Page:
Students from within the EU, EEA or Switzerland do not need a visa to study in Ireland. There are also a number of other countries whose citizens do not need a visa – a full list is provided by the Department of Foreign Affairs and Trade.
Students from countries exempt from visas should bring proof of acceptance onto a course when entering the country, and register with immigration authorities if intending to stay in Ireland for more than 90 days.
Those who need to apply for a visa should do so online, via the Irish Naturalisation and Immigration Service. The process requires students to submit:
- A letter of acceptance onto a course offered by a recognized institution
- Evidence that fees have been paid
- Evidence of medical insurance
- Evidence of sufficient funds to cover living expenses – currently set at a minimum of €7,000 (~US$8,900) per year
- Passport which is valid for at least six months after the course will end
Fees and funding
Undergraduate students from countries within the EU/EEA and Switzerland can benefit from the Free Fees Initiative. This means you’ll only need to pay a ‘registration fee’, which usually is about €2,500 (US$3,165).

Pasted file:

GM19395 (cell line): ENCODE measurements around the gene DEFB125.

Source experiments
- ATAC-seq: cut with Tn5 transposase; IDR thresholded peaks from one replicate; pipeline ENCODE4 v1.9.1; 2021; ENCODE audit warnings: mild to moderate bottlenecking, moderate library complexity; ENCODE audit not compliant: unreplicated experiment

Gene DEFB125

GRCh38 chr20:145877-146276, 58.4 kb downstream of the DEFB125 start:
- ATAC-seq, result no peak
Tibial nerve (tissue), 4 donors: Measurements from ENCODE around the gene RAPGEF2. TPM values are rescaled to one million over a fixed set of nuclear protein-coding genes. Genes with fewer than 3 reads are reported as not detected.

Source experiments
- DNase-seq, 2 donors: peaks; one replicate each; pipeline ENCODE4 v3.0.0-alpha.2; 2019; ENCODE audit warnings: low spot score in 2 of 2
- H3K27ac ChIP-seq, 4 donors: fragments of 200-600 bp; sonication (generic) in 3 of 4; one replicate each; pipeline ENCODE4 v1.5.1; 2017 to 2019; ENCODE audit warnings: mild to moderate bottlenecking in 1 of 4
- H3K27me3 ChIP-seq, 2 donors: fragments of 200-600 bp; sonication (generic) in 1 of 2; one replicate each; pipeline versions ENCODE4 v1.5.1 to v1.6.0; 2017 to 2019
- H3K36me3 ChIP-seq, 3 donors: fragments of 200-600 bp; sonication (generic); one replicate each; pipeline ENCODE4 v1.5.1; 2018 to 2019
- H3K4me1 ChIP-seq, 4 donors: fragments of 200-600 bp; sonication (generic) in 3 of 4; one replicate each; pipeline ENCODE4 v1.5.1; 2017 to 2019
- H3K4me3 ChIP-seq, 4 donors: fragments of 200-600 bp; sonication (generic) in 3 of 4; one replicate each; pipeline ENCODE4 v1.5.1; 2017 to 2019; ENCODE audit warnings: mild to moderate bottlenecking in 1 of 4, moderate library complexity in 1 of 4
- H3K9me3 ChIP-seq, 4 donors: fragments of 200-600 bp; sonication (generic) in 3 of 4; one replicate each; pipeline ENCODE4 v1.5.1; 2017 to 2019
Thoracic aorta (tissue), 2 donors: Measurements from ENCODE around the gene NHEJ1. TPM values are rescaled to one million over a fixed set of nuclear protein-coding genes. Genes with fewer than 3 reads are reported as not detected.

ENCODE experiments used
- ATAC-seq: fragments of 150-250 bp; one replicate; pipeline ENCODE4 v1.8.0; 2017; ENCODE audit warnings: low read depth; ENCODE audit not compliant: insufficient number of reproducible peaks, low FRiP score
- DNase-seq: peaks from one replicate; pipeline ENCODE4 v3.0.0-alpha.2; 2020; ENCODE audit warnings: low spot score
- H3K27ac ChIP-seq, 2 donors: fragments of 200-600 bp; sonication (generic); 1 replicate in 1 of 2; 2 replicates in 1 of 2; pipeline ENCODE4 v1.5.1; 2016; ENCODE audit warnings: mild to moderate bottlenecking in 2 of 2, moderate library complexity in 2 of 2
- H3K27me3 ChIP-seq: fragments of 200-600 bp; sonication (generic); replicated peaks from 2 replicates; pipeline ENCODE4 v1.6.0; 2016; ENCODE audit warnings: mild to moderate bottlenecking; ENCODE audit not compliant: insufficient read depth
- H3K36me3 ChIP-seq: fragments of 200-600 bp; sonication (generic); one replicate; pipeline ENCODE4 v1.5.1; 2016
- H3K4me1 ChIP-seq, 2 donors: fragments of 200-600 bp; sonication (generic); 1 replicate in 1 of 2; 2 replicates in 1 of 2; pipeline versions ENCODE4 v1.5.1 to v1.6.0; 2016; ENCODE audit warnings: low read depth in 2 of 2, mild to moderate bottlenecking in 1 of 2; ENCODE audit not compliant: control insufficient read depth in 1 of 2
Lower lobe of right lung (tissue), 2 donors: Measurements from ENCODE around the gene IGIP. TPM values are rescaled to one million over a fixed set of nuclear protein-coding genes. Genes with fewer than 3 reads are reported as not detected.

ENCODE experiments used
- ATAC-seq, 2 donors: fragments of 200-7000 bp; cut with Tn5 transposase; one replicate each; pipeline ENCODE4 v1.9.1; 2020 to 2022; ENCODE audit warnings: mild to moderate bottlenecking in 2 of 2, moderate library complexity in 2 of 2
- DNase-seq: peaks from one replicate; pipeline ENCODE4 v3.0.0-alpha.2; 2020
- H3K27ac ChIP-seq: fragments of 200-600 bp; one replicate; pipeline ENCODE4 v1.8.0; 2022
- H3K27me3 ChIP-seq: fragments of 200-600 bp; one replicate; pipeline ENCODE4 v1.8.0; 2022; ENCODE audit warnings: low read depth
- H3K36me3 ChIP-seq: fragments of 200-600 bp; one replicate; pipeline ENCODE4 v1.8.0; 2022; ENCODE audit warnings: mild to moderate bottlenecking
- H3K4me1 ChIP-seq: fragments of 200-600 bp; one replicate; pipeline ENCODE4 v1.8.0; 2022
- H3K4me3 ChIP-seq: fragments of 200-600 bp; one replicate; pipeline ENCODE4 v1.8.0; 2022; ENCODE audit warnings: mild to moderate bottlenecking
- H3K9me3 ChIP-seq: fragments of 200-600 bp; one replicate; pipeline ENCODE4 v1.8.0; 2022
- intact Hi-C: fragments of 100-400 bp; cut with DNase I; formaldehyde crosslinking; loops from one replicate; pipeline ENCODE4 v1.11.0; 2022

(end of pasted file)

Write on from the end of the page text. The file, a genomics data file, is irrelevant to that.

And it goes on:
For students outside the EU/EEA/Switzerland, tuition fees vary depending on both the institution and the subject. For 2014/15, the government organization Education in Ireland advises undergraduate students to expect to pay €31,098 - €50,000 (~US$39,369 - 63,298) for medicine and related subjects, €10,000 - €21,600 (~US$12,660 - 27,345) for engineering, science and technology, and €10,000 - €16,000 (~US$12,660 - 20,255) for business and arts and humanities.
Student grants are available through the centralized Student Grant Scheme, and scholarships are offered by the government, individual universities, and independent organizations. Check with your university to find out which you may be eligible for.